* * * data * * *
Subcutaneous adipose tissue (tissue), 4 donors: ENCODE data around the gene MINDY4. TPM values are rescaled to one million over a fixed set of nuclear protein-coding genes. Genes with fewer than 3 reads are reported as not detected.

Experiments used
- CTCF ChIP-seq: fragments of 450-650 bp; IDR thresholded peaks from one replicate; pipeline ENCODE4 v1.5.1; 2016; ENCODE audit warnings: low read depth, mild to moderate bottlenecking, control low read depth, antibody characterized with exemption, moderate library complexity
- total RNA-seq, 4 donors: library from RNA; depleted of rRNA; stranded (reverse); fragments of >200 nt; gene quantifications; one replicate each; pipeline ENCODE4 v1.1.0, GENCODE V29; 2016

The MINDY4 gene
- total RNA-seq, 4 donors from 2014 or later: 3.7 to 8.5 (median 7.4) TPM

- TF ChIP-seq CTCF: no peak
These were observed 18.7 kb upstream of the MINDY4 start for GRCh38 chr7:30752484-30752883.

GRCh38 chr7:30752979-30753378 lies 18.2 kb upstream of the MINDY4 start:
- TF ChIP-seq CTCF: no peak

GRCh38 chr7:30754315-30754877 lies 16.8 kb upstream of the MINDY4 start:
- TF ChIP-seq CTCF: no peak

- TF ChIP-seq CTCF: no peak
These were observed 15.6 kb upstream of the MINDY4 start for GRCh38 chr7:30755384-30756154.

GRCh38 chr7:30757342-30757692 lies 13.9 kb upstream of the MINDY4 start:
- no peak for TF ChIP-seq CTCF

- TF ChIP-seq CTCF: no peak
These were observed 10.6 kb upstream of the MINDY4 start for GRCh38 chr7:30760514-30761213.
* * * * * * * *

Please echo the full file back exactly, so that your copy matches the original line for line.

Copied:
Subcutaneous adipose tissue (tissue), 4 donors: ENCODE data around the gene MINDY4. TPM values are rescaled to one million over a fixed set of nuclear protein-coding genes. Genes with fewer than 3 reads are reported as not detected.

Experiments used
- CTCF ChIP-seq: fragments of 450-650 bp; IDR thresholded peaks from one replicate; pipeline ENCODE4 v1.5.1; 2016; ENCODE audit warnings: low read depth, mild to moderate bottlenecking, control low read depth, antibody characterized with exemption, moderate library complexity
- total RNA-seq, 4 donors: library from RNA; depleted of rRNA; stranded (reverse); fragments of >200 nt; gene quantifications; one replicate each; pipeline ENCODE4 v1.1.0, GENCODE V29; 2016

The MINDY4 gene
- total RNA-seq, 4 donors from 2014 or later: 3.7 to 8.5 (median 7.4) TPM

- TF ChIP-seq CTCF: no peak
These were observed 18.7 kb upstream of the MINDY4 start for GRCh38 chr7:30752484-30752883.

GRCh38 chr7:30752979-30753378 lies 18.2 kb upstream of the MINDY4 start:
- TF ChIP-seq CTCF: no peak

GRCh38 chr7:30754315-30754877 lies 16.8 kb upstream of the MINDY4 start:
- TF ChIP-seq CTCF: no peak

- TF ChIP-seq CTCF: no peak
These were observed 15.6 kb upstream of the MINDY4 start for GRCh38 chr7:30755384-30756154.

GRCh38 chr7:30757342-30757692 lies 13.9 kb upstream of the MINDY4 start:
- no peak for TF ChIP-seq CTCF

- TF ChIP-seq CTCF: no peak
These were observed 10.6 kb upstream of the MINDY4 start for GRCh38 chr7:30760514-30761213.